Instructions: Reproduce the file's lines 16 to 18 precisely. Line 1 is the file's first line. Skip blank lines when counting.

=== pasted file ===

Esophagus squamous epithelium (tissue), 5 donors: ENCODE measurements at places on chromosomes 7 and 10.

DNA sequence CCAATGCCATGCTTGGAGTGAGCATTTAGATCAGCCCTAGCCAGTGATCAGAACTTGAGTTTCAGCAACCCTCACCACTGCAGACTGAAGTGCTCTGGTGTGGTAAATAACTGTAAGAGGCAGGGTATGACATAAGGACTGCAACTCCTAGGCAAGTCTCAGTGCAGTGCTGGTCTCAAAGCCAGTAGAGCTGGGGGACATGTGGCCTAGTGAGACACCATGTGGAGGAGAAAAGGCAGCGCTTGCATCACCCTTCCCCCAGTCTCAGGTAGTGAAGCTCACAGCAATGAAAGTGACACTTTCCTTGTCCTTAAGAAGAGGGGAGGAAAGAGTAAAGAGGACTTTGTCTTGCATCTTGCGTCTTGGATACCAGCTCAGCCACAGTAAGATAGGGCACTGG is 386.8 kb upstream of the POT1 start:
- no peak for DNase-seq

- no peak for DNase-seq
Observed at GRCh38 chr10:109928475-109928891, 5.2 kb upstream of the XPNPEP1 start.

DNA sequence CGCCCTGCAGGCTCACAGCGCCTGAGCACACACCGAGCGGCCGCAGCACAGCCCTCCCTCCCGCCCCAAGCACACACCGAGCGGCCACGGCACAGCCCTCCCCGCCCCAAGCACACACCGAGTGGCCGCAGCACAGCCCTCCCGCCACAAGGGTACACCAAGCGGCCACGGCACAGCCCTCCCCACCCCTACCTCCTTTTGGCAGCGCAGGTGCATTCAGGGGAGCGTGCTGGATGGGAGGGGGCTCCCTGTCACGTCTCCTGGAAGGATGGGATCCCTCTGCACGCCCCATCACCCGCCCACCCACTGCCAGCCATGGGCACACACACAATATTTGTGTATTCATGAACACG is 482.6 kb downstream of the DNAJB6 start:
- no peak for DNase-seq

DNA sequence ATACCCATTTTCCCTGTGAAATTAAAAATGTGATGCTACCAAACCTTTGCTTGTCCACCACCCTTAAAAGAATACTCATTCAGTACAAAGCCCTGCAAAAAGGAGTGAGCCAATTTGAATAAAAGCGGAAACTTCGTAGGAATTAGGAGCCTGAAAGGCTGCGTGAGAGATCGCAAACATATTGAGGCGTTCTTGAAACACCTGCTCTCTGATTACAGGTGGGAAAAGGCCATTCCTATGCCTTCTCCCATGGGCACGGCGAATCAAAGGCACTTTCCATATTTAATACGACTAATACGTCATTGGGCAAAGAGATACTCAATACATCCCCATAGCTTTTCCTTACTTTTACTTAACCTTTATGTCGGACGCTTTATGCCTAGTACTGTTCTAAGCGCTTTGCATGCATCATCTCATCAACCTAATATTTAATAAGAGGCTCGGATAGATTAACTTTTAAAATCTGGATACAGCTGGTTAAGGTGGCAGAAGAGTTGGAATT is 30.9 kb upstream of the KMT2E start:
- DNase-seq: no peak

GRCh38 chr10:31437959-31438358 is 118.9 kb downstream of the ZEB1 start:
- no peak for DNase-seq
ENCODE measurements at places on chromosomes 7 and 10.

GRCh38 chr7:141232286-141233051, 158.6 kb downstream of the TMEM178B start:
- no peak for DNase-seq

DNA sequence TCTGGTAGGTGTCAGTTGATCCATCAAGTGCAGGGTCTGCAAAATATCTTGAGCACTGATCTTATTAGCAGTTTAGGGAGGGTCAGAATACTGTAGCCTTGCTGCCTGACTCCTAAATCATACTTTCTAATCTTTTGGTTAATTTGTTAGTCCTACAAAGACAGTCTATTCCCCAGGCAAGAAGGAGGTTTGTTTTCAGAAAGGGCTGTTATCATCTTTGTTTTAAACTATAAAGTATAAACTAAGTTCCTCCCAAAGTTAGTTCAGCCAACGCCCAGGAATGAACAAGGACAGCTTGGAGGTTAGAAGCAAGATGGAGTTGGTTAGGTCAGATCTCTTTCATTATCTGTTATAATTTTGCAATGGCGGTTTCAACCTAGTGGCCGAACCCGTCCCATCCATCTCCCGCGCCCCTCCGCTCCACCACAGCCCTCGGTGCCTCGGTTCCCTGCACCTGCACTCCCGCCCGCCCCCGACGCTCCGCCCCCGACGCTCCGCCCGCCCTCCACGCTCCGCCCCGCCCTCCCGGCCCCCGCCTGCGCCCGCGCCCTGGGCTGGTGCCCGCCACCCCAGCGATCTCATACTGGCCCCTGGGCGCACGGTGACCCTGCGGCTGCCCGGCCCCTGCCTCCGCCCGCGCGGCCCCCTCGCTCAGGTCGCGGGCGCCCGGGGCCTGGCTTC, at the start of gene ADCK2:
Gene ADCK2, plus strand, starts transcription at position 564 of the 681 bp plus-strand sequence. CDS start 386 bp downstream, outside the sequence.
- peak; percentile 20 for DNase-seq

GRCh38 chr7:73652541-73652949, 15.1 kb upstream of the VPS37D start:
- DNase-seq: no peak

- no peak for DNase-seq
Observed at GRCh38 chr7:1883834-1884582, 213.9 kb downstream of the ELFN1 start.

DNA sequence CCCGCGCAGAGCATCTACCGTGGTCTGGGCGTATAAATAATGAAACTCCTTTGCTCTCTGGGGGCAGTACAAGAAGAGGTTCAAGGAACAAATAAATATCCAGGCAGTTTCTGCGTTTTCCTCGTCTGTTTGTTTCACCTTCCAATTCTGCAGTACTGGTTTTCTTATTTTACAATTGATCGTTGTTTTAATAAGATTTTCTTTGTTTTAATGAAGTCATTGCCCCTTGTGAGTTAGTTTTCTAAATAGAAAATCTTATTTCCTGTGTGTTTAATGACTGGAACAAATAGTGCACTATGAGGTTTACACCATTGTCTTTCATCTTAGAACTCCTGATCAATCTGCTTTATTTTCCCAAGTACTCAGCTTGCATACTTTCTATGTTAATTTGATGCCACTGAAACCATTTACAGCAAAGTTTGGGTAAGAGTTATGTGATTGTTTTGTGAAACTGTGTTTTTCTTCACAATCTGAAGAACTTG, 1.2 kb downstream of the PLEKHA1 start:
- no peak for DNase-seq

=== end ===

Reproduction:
Gene ADCK2, plus strand, starts transcription at position 564 of the 681 bp plus-strand sequence. CDS start 386 bp downstream, outside the sequence.
- peak; percentile 20 for DNase-seq

GRCh38 chr7:73652541-73652949, 15.1 kb upstream of the VPS37D start: